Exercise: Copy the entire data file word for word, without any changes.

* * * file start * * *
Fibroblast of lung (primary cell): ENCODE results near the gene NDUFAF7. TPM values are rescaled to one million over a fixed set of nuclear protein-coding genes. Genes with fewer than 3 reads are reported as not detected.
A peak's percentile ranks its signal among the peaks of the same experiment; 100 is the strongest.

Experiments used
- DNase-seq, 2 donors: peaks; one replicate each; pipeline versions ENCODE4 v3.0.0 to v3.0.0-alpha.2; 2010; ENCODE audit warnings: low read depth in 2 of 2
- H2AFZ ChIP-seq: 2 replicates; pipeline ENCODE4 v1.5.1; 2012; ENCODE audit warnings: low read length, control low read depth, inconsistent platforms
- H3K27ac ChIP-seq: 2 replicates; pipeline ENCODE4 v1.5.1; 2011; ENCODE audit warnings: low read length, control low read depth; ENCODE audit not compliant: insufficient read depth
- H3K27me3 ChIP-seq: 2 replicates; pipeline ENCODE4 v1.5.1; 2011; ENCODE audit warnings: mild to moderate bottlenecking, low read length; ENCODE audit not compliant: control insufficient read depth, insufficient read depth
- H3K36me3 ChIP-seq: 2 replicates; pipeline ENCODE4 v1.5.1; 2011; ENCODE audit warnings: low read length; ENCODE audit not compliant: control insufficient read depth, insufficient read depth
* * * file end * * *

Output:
Fibroblast of lung (primary cell): ENCODE results near the gene NDUFAF7. TPM values are rescaled to one million over a fixed set of nuclear protein-coding genes. Genes with fewer than 3 reads are reported as not detected.
A peak's percentile ranks its signal among the peaks of the same experiment; 100 is the strongest.

Experiments used
- DNase-seq, 2 donors: peaks; one replicate each; pipeline versions ENCODE4 v3.0.0 to v3.0.0-alpha.2; 2010; ENCODE audit warnings: low read depth in 2 of 2
- H2AFZ ChIP-seq: 2 replicates; pipeline ENCODE4 v1.5.1; 2012; ENCODE audit warnings: low read length, control low read depth, inconsistent platforms
- H3K27ac ChIP-seq: 2 replicates; pipeline ENCODE4 v1.5.1; 2011; ENCODE audit warnings: low read length, control low read depth; ENCODE audit not compliant: insufficient read depth
- H3K27me3 ChIP-seq: 2 replicates; pipeline ENCODE4 v1.5.1; 2011; ENCODE audit warnings: mild to moderate bottlenecking, low read length; ENCODE audit not compliant: control insufficient read depth, insufficient read depth
- H3K36me3 ChIP-seq: 2 replicates; pipeline ENCODE4 v1.5.1; 2011; ENCODE audit warnings: low read length; ENCODE audit not compliant: control insufficient read depth, insufficient read depth